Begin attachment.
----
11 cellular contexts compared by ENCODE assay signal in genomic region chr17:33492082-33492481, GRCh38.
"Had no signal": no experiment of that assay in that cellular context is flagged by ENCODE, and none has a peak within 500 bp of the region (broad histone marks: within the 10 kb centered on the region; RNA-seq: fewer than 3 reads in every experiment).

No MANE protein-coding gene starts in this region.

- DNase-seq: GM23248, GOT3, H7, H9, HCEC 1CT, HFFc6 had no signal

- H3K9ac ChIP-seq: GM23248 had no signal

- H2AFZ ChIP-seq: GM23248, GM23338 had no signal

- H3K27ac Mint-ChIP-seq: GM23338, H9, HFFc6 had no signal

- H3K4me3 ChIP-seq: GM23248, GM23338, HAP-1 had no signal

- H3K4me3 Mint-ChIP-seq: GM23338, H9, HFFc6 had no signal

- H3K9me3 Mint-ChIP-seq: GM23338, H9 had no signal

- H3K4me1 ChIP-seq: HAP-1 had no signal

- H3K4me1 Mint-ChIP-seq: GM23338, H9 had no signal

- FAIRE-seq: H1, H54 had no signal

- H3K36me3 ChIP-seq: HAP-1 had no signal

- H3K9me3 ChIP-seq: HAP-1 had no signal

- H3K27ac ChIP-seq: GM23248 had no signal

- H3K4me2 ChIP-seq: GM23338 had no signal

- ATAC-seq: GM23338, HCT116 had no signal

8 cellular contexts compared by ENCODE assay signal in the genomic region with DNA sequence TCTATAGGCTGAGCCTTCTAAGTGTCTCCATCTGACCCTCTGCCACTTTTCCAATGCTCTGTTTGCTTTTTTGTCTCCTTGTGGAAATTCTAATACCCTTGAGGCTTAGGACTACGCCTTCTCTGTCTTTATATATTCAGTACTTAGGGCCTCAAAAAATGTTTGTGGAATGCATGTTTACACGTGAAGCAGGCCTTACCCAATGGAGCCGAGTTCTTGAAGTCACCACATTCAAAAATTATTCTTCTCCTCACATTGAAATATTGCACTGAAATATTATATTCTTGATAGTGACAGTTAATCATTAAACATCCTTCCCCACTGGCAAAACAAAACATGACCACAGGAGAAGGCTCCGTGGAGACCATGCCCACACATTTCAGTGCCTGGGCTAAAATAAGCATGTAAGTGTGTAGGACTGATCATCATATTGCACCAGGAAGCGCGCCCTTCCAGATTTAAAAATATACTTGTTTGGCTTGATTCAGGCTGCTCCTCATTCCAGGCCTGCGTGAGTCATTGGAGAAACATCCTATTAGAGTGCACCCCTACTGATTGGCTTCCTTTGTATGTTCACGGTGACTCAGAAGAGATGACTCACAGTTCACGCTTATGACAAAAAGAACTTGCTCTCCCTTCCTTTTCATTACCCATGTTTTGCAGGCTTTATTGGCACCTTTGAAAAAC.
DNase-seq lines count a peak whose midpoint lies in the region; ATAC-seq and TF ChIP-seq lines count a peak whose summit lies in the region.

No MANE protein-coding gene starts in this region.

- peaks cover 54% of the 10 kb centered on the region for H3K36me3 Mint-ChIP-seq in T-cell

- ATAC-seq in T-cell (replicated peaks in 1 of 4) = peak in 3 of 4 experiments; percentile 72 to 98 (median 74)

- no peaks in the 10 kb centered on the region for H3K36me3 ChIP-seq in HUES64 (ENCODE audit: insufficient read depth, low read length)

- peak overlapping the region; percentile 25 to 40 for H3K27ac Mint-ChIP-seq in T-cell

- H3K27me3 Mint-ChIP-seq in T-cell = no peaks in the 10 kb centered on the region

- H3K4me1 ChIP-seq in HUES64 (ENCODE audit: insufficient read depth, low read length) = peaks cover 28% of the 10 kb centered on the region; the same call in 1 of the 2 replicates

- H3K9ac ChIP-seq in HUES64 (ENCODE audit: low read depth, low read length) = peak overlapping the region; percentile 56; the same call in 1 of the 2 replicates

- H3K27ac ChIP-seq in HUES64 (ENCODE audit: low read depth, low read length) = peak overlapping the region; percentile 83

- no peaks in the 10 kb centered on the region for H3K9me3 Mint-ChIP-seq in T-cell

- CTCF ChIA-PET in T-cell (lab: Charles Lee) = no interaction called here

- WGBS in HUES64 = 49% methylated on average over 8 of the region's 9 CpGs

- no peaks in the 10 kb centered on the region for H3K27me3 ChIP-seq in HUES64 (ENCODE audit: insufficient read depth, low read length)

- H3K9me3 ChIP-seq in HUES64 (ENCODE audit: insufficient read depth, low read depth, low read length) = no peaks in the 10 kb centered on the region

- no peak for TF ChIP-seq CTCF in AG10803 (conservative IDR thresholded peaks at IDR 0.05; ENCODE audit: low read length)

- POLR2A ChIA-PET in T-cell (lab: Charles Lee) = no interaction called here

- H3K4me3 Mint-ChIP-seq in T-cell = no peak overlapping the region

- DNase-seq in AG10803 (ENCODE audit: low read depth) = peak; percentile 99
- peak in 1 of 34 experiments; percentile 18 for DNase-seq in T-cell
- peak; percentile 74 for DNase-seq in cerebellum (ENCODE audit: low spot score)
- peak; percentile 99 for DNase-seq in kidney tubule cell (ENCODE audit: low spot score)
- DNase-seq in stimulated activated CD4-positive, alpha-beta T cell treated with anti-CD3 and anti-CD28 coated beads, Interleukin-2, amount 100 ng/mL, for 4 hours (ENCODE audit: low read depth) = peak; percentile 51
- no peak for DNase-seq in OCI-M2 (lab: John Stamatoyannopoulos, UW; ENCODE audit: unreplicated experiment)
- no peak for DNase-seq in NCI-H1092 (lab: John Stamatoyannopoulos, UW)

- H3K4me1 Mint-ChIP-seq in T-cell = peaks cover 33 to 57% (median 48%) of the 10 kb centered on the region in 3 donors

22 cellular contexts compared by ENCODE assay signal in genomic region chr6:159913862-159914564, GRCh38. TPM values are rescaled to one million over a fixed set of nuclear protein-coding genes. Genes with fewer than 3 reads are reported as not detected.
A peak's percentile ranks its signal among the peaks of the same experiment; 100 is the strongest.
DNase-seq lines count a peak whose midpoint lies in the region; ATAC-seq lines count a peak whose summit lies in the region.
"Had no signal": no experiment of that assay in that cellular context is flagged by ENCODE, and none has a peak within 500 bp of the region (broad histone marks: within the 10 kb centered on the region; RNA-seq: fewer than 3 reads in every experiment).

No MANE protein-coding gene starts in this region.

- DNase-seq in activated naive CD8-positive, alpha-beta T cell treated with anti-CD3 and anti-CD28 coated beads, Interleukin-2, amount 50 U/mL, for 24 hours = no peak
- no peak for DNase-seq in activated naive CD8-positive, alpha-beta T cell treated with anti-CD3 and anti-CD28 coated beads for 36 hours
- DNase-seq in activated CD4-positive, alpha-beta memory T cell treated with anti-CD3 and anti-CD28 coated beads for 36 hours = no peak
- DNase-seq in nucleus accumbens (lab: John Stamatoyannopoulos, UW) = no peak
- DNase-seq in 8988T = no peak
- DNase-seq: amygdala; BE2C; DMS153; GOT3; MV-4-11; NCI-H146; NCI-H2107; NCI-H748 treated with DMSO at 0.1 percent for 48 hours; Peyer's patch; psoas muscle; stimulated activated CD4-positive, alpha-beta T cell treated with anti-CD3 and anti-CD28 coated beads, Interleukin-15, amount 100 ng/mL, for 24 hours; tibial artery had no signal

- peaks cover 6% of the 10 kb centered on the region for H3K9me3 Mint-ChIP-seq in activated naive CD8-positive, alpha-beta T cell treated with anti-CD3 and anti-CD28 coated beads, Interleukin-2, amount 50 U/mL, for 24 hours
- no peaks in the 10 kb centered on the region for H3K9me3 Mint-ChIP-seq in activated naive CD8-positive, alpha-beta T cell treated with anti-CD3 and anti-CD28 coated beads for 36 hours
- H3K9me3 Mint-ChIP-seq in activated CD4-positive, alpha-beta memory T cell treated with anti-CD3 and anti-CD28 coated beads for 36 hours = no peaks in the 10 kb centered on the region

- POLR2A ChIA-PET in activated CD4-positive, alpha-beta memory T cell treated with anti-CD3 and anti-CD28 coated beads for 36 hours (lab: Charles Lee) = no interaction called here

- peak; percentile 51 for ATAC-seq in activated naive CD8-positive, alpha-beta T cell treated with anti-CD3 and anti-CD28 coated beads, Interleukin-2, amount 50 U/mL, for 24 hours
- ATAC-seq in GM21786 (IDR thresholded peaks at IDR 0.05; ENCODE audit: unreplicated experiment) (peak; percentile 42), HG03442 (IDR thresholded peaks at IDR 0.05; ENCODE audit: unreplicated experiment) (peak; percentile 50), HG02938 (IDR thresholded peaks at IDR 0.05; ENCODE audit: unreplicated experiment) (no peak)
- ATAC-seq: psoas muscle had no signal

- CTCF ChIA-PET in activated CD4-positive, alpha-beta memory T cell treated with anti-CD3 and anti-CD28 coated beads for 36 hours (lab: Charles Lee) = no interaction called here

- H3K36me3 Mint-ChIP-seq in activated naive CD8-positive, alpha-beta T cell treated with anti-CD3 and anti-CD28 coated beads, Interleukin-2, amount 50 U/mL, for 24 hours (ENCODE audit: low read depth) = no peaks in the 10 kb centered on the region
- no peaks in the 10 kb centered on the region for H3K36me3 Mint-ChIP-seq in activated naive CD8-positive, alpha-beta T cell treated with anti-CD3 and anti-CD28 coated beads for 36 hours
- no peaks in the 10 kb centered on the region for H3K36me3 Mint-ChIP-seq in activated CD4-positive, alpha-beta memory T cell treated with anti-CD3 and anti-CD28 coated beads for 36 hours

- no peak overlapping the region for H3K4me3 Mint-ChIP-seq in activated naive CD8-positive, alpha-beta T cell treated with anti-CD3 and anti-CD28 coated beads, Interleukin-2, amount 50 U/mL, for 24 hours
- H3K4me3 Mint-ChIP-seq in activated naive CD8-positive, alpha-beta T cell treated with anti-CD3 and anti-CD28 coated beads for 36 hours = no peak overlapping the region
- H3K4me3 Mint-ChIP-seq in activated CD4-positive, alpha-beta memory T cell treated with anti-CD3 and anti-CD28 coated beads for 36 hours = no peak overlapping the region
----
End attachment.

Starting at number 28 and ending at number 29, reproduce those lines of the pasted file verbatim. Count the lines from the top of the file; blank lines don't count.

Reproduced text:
- H3K9ac ChIP-seq in HUES64 (ENCODE audit: low read depth, low read length) = peak overlapping the region; percentile 56; the same call in 1 of the 2 replicates

- H3K27ac ChIP-seq in HUES64 (ENCODE audit: low read depth, low read length) = peak overlapping the region; percentile 83